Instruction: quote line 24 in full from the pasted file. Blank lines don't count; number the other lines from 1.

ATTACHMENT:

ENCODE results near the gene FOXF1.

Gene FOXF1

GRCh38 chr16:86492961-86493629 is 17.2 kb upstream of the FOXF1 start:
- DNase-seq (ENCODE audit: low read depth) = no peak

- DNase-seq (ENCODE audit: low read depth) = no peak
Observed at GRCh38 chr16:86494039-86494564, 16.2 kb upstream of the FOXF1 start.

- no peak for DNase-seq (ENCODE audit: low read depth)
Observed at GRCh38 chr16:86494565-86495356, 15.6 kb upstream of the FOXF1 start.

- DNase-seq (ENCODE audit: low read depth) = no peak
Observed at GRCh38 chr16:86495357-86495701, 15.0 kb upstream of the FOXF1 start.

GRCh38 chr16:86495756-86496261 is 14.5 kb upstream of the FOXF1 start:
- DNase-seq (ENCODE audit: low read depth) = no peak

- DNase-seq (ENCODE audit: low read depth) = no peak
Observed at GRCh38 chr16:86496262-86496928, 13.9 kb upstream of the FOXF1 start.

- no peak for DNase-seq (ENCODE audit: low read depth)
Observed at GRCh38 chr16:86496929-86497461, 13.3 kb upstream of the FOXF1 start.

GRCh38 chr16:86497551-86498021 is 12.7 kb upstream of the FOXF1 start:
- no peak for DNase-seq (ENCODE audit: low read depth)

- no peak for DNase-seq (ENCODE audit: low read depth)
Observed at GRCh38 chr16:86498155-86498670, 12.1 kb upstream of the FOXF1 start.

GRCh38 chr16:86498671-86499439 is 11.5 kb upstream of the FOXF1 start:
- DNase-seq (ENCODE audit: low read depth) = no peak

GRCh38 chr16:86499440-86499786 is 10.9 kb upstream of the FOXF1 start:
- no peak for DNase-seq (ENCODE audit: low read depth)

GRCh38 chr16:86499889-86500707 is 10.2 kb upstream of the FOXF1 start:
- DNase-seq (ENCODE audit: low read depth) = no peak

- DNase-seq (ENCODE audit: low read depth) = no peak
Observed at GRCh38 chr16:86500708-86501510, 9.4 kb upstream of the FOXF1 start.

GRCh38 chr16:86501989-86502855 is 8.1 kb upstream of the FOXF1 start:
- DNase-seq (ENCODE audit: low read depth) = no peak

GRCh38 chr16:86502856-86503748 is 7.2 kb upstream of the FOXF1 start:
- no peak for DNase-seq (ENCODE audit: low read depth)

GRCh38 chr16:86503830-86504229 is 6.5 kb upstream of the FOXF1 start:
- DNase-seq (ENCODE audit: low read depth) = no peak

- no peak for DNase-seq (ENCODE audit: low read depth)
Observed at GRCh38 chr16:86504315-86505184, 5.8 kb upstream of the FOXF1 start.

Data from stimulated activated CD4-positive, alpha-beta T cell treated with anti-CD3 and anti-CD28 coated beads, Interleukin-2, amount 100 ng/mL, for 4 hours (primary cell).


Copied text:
- no peak for DNase-seq (ENCODE audit: low read depth)